Theft involves unlawfully acquiring someone else's property without their permission, unless you sincerely believe that you have rightful ownership of the said property.
The underlying intent doesn't necessarily have to involve permanent possession of the property. The offence also includes actions of converting someone else's property for your personal gain.
Categories of Theft-Related Offences
Motor Vehicle Theft s. 333.1: Illicitly procuring or pilfering any category of motor vehicle.
Misappropriation by an Individual with Power of Attorney s 331: Utilizing or profiting from cash, securities, or property that you are entrusted to manage for another individual.
Credit Card Theft, Forgery, etc., s. 342: Unlawfully acquiring, forging, or counterfeiting a credit card as well as holding, using, or trafficking a credit card while being aware that it was illicitly obtained, created, altered, revoked, or cancelled.
Reach out at (855) 585-1777 for a complimentary consultation with a criminal lawyer. Discover how we can assist you with your theft accusation.
Potential Consequences for Theft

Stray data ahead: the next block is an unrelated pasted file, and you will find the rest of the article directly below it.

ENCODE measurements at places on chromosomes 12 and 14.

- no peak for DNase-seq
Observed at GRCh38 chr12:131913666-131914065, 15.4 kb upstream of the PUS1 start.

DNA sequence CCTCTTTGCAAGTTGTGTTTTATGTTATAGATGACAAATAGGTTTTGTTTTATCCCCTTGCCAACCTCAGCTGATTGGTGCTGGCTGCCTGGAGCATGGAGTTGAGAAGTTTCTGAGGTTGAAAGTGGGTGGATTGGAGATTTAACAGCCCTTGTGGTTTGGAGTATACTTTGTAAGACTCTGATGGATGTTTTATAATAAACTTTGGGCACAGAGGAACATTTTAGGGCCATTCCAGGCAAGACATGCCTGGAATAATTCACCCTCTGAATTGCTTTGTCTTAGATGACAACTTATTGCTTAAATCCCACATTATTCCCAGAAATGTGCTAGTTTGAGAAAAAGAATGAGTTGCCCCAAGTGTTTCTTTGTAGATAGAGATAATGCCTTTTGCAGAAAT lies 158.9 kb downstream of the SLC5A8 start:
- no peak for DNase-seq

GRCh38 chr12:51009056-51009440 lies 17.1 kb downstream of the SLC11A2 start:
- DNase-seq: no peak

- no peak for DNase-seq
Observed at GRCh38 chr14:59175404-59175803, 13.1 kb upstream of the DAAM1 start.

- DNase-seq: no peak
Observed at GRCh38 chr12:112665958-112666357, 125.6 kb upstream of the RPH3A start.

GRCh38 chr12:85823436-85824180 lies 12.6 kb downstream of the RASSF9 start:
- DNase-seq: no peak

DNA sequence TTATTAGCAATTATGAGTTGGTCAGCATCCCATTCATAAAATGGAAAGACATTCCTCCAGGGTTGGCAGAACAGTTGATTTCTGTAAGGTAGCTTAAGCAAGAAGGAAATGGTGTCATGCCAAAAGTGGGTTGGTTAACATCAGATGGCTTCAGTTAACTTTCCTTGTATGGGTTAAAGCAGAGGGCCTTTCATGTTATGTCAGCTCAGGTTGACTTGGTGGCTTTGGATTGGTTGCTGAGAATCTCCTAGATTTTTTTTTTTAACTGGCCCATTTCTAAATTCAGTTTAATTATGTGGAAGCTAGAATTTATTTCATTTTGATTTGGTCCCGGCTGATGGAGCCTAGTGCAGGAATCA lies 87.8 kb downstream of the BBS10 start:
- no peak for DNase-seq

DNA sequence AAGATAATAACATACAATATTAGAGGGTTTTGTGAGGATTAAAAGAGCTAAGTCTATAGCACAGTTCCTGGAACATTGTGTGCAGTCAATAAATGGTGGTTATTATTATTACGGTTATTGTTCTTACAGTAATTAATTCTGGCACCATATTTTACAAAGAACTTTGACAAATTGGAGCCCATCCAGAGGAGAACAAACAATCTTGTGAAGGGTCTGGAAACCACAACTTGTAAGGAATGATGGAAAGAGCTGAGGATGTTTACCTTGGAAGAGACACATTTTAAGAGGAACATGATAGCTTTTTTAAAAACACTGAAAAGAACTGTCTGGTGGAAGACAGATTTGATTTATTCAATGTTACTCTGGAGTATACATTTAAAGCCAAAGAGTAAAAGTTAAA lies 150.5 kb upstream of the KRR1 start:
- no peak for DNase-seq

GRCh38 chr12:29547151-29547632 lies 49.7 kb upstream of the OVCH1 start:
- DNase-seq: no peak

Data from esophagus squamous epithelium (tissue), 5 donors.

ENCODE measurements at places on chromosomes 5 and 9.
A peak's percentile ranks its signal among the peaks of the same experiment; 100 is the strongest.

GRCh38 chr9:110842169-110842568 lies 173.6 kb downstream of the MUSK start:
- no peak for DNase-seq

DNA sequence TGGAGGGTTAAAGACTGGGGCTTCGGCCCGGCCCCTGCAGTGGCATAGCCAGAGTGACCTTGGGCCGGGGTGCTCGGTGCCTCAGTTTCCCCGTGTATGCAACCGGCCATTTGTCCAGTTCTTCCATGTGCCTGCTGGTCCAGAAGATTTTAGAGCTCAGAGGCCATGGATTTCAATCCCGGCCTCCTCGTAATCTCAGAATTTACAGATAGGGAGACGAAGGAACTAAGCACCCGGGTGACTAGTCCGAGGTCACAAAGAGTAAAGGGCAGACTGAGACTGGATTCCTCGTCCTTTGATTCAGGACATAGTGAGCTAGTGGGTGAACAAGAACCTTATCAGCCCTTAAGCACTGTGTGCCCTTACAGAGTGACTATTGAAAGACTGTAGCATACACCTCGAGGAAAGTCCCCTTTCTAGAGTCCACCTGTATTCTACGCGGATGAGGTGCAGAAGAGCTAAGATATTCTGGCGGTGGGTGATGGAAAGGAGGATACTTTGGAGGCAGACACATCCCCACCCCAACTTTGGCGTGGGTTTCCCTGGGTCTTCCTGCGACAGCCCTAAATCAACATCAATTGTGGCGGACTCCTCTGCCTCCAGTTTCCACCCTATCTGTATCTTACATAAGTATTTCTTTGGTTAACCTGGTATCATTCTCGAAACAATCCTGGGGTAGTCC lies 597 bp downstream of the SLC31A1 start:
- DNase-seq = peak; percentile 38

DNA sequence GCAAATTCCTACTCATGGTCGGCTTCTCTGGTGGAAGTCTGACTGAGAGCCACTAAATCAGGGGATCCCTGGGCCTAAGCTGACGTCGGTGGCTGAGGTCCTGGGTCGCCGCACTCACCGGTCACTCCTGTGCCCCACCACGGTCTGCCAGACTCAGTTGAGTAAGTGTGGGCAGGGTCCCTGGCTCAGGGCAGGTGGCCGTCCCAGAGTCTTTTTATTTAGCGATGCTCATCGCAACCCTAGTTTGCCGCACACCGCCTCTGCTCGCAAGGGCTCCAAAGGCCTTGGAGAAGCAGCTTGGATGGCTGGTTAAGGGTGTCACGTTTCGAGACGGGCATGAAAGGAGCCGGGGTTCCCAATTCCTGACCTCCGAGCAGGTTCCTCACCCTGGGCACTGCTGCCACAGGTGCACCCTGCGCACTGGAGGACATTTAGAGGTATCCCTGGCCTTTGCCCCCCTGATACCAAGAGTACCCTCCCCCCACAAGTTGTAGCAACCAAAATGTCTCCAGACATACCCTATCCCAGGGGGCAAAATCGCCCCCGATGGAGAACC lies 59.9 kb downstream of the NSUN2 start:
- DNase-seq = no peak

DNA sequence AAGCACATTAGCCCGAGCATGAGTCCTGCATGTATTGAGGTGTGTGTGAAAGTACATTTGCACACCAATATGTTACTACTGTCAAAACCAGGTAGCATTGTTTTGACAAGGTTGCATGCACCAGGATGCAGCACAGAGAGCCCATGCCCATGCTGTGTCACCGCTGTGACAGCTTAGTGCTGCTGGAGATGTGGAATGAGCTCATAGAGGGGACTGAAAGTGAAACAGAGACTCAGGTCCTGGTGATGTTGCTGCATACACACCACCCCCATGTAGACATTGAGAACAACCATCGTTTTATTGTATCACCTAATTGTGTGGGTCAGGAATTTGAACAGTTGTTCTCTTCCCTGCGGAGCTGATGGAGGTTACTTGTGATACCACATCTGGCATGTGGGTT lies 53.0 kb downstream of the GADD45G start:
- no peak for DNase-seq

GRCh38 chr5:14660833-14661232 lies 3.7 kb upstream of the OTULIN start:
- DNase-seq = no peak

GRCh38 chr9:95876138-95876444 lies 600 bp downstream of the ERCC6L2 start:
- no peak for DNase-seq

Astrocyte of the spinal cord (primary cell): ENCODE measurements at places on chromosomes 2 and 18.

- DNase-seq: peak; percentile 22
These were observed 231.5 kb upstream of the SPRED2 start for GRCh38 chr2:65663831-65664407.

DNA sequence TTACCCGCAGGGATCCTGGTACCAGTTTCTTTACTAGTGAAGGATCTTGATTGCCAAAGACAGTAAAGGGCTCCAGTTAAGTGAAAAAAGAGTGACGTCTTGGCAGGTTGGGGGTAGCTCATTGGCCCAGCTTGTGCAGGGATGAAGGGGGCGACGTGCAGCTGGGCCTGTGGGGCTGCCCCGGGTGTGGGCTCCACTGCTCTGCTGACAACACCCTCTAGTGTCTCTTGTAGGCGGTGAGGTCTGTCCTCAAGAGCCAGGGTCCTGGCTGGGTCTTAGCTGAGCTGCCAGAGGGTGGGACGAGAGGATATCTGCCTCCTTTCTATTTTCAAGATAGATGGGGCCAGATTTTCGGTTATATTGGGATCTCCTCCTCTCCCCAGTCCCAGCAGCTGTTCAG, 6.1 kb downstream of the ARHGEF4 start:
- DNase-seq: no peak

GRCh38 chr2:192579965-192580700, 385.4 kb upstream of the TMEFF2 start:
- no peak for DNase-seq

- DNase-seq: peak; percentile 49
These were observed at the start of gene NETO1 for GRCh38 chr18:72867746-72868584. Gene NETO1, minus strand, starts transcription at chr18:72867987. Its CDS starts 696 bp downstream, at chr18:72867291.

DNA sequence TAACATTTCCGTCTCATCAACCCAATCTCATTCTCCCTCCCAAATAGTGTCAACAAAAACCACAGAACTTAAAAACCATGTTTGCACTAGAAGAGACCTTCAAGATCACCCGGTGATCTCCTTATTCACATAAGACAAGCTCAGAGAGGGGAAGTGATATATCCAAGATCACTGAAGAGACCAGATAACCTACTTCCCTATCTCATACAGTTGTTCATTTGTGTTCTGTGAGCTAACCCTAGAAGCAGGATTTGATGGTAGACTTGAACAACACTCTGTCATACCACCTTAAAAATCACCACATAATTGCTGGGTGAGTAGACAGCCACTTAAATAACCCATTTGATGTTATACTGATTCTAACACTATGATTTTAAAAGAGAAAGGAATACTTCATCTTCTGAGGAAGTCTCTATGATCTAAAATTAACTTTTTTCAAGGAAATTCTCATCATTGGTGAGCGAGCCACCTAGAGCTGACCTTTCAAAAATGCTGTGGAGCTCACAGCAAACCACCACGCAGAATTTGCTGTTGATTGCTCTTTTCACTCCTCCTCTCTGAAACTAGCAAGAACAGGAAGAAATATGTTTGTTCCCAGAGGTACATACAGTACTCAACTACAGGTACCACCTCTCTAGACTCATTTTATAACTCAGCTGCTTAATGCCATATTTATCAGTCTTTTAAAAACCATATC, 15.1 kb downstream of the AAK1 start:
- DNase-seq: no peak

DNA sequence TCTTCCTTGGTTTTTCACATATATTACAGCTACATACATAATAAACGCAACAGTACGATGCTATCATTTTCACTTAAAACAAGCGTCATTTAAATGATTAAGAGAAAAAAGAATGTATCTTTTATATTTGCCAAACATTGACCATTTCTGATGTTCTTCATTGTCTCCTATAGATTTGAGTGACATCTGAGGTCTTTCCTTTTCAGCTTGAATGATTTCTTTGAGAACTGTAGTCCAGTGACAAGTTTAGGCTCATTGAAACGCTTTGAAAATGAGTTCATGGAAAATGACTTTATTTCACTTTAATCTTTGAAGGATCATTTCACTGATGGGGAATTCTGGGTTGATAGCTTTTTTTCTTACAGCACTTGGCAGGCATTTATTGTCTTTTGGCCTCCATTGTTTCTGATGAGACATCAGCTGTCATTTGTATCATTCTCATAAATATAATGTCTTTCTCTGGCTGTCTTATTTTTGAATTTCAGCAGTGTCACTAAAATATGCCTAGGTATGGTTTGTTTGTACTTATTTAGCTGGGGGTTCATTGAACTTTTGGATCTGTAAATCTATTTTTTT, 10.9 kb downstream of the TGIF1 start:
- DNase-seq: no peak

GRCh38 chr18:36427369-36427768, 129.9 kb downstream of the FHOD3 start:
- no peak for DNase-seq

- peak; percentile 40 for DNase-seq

Theft is classified as a hybrid offence, which implies that the offence can be prosecuted either summarily or by way of indictment. Section 334 of the Criminal Code segregates theft based on the value of the purloined property: theft above $5,000 and theft below $5,000.
Theft Exceeding $5,000: This is an indictable offence with a maximum sentence of ten years imprisonment. The same penalty could apply if the stolen property was a testamentary instrument.
Theft Not Exceeding $5,000: Indictable offence with a maximum sentence of two years imprisonment. Lesser penalties may apply if the offence is processed as a summary conviction. Bear in mind that penalties can vary based on the specific theft charge. Dial (855) 585-1777 for a free lawyer consultation to discuss the potential sentencing outcomes for your theft case.
Prerequisites for a Theft Conviction
To secure a conviction for theft, the Crown prosecutor must establish the following elements:
- Intent: The accused intended to illicitly procure the item in question. Absence of
- Lack of Consent: The accused had no permission to acquire the item in question.
- Lack of Ownership: Provide proof that the item in question was owned by someone else.
Dial (855) 585-1777 to consult with a lawyer about the robustness of your theft case.
Don’t Face Your Theft Charge Alone
An experienced criminal defence lawyer is essential when facing a theft charge. They can help you navigate the complexities of the legal system, protect your rights, and develop a strong defence strategy tailored to your specific case.
Need a Lawyer? Get a Free Consultation With a Skilled Defence Lawyer
Don't hesitate to reach out to us if you have been charged with forgery. Call (855) 585-1777 and a skilled criminal defence lawyer will discuss your case with you and explore your options.